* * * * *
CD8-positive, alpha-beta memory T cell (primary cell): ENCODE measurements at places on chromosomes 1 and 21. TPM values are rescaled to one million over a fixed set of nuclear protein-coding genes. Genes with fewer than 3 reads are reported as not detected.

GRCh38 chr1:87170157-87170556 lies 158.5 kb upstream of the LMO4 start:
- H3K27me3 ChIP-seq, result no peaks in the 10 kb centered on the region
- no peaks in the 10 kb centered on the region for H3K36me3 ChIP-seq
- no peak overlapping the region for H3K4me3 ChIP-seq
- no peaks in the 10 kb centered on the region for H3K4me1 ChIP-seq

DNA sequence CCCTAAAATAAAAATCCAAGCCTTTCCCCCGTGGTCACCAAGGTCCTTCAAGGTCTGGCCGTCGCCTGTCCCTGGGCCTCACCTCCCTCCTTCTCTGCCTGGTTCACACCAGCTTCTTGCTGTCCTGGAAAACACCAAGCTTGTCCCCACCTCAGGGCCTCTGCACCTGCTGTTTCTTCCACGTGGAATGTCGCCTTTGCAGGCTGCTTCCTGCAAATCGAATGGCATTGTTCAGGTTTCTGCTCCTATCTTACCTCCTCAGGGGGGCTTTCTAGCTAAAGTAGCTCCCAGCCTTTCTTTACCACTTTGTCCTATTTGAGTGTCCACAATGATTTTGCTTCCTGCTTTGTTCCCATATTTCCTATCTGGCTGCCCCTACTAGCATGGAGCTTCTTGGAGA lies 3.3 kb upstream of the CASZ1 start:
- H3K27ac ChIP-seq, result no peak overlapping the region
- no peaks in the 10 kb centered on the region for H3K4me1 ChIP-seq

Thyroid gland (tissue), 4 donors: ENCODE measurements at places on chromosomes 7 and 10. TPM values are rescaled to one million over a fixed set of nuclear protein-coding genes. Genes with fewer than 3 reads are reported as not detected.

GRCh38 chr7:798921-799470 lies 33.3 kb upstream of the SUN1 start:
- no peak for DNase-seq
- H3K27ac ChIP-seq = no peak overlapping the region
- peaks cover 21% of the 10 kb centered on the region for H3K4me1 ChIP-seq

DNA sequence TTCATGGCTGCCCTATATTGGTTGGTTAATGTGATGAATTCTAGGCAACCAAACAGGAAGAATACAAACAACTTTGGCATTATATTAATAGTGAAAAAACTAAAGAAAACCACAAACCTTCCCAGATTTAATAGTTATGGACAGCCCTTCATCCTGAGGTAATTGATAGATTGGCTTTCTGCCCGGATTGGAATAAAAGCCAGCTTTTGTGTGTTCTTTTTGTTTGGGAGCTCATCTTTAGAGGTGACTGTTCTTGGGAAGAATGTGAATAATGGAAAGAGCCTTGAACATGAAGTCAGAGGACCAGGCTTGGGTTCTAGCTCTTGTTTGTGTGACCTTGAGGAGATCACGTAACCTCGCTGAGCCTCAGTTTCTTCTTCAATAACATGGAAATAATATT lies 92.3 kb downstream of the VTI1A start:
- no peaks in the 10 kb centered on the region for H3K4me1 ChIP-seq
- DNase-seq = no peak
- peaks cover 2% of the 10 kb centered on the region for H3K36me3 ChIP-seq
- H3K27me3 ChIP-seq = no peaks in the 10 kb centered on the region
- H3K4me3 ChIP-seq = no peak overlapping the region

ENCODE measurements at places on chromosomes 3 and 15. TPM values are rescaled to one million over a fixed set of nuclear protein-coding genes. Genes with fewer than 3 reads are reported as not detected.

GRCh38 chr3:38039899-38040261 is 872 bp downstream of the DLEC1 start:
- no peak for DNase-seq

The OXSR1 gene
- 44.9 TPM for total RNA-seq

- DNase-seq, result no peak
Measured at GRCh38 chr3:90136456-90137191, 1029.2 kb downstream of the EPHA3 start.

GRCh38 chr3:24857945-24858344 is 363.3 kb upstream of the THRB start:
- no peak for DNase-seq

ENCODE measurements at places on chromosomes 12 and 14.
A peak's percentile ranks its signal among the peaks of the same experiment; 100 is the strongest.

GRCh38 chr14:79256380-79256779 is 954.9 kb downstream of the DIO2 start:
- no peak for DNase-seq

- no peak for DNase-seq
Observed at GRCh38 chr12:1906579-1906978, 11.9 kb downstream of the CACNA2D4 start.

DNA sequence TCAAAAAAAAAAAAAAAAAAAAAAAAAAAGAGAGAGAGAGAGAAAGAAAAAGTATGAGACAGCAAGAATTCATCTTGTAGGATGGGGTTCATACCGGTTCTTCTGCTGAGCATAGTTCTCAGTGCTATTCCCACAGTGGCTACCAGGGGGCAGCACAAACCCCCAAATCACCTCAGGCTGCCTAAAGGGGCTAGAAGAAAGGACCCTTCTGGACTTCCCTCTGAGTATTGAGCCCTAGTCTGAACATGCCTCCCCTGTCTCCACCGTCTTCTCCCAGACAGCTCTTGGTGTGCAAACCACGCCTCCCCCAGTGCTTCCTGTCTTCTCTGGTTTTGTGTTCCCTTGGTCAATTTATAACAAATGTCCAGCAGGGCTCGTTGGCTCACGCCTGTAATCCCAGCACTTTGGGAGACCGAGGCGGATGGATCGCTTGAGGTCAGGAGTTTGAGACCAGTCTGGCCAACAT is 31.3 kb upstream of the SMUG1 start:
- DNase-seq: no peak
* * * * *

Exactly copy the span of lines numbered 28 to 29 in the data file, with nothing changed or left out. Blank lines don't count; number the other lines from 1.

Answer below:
GRCh38 chr3:24857945-24858344 is 363.3 kb upstream of the THRB start:
- no peak for DNase-seq